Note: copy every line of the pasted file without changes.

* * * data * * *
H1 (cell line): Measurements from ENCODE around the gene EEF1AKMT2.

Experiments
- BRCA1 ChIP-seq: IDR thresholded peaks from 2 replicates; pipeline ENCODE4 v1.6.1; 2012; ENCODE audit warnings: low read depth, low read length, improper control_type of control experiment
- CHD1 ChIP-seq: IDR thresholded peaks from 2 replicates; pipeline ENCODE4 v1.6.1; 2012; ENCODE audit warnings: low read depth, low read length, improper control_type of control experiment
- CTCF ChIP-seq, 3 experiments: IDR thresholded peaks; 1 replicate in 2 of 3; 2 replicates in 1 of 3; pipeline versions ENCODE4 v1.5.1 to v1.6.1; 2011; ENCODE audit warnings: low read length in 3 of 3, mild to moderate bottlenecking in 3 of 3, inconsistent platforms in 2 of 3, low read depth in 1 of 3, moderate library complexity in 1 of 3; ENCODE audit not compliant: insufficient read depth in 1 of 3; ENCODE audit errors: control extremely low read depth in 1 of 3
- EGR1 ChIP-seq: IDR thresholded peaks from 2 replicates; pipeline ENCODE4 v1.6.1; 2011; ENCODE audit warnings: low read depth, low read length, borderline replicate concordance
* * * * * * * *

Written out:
H1 (cell line): Measurements from ENCODE around the gene EEF1AKMT2.

Experiments
- BRCA1 ChIP-seq: IDR thresholded peaks from 2 replicates; pipeline ENCODE4 v1.6.1; 2012; ENCODE audit warnings: low read depth, low read length, improper control_type of control experiment
- CHD1 ChIP-seq: IDR thresholded peaks from 2 replicates; pipeline ENCODE4 v1.6.1; 2012; ENCODE audit warnings: low read depth, low read length, improper control_type of control experiment
- CTCF ChIP-seq, 3 experiments: IDR thresholded peaks; 1 replicate in 2 of 3; 2 replicates in 1 of 3; pipeline versions ENCODE4 v1.5.1 to v1.6.1; 2011; ENCODE audit warnings: low read length in 3 of 3, mild to moderate bottlenecking in 3 of 3, inconsistent platforms in 2 of 3, low read depth in 1 of 3, moderate library complexity in 1 of 3; ENCODE audit not compliant: insufficient read depth in 1 of 3; ENCODE audit errors: control extremely low read depth in 1 of 3
- EGR1 ChIP-seq: IDR thresholded peaks from 2 replicates; pipeline ENCODE4 v1.6.1; 2011; ENCODE audit warnings: low read depth, low read length, borderline replicate concordance